As we entered the dawn of a new era, with an election having been won by an opposition party for the first time and an incumbent president calling the opposition candidate before the results had been officially confirmed, to concede to him and offer his congratulations, the action of our Oba is a stark reminder that we still have a long way to go and that many are more comfortable with the old Nigeria than with the new.
Someone reading this might say in that quaint Nigerian way ‘Ah ah, Agu, what is your own?’ Well, ‘my own’ is that I care passionately about Lagos and more so about Nigeria. I am a ‘Lagos boy’ born at the Lagos Island maternity hospital, educated at Fountain Primary School in Surulere and very proud of my alma mater Igbobi College Yaba.
My parents spent literally all their working lives in Lagos and are well known for their contributions not just to Lagos but to Nigeria. I would number amongst my closest friends the Folawiyos, Obaguns, Cokers and Baloguns, just to mention a few of the well-known Lagos families, some of whom I have known for the last 35 years or more.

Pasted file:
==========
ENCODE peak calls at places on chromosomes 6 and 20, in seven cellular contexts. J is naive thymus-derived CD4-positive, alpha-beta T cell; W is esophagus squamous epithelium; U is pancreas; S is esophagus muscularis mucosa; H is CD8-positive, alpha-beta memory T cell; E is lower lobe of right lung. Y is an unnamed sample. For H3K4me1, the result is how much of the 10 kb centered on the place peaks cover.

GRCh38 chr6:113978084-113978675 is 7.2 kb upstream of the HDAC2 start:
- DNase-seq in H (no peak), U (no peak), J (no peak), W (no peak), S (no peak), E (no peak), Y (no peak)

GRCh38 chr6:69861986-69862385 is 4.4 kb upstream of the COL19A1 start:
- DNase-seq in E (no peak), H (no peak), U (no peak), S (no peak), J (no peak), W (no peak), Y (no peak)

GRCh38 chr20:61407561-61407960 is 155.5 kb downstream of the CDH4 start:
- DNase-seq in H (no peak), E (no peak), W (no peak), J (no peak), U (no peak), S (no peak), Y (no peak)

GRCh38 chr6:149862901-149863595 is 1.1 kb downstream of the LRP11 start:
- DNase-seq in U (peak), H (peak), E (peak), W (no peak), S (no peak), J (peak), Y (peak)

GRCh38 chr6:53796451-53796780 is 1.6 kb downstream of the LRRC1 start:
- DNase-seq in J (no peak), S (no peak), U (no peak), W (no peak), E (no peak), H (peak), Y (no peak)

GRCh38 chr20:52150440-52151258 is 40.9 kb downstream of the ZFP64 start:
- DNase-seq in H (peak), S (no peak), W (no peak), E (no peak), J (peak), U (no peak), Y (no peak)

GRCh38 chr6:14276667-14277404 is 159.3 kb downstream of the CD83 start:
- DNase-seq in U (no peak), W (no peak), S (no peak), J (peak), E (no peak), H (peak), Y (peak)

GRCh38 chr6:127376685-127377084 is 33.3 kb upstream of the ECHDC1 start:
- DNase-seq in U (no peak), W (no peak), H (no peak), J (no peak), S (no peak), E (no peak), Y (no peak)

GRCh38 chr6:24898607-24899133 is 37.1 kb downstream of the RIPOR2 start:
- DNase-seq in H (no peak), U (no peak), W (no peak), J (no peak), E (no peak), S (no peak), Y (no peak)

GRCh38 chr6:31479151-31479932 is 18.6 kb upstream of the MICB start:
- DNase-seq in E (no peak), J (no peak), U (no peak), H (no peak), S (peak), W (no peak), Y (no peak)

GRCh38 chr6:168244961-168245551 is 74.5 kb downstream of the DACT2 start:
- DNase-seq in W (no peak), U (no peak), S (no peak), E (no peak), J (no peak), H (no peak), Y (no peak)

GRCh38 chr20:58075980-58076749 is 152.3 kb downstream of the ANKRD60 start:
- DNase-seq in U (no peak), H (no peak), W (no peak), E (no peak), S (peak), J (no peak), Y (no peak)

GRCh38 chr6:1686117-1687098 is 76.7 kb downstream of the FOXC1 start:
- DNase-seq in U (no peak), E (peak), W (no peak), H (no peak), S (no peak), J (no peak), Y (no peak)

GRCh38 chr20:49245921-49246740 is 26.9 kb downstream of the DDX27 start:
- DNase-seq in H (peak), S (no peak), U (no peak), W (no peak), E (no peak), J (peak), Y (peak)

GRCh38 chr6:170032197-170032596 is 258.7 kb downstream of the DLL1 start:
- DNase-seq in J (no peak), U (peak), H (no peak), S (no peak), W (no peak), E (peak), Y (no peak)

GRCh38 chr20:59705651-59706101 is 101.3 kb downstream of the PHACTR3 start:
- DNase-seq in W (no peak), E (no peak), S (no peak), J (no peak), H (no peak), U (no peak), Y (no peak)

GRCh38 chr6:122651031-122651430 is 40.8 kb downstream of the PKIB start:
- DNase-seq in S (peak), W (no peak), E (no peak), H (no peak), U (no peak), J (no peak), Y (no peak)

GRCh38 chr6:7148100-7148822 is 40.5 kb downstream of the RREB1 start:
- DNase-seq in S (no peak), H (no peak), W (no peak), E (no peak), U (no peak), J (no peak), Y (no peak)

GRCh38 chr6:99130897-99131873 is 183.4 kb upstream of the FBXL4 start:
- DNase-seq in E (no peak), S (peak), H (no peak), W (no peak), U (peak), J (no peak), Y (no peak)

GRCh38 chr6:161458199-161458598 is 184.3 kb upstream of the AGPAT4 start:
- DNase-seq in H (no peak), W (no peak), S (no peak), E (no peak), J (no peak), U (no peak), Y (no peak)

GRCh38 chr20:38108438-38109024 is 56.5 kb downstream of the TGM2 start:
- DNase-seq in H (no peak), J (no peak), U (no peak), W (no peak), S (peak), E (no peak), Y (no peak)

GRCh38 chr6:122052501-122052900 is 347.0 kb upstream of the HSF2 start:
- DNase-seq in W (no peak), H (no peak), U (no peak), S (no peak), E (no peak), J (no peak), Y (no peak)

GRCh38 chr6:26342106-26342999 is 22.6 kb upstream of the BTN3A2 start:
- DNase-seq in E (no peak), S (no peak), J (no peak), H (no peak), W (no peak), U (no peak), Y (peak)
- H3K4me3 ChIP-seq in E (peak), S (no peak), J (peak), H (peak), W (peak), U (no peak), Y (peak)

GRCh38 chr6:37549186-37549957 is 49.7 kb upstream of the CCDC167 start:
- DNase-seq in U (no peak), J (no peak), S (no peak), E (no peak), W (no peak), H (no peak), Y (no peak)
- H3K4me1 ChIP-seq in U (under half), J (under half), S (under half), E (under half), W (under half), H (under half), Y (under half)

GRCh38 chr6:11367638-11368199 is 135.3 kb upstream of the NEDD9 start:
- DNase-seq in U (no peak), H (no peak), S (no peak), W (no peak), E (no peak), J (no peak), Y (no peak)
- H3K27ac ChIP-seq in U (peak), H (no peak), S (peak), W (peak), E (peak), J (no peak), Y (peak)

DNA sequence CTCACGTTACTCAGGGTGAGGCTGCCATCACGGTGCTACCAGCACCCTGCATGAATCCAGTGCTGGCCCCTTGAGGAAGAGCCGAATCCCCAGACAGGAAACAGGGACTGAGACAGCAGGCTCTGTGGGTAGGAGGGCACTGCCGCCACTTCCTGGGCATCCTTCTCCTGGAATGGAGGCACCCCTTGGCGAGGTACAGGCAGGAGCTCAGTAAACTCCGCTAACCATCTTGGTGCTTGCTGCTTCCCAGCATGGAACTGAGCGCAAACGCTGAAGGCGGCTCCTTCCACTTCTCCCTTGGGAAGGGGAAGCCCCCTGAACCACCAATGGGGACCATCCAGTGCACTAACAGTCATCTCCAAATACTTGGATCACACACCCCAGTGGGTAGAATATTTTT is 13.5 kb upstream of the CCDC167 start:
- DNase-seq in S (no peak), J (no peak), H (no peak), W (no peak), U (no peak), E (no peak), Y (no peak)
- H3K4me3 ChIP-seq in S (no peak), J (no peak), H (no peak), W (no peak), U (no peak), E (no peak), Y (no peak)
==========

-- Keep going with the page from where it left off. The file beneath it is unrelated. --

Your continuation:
My family’s most valuable assets and investments are in Lagos and apart from my sojourn abroad I have lived in Lagos literally most of my life. I am married to Sola who, whilst not being from Lagos, is Yoruba by birth and from a distinguished Yoruba lineage. My admiration and closeness to the Ajimobis, another very prominent Yoruba family, is well known and whilst I am not partisan, I do hope and pray that His Excellency wins the forthcoming governorship elections, becoming the first Governor to be re-elected for a second term in the history of Oyo State. I believe he has been the most impactful governor in the history of the state.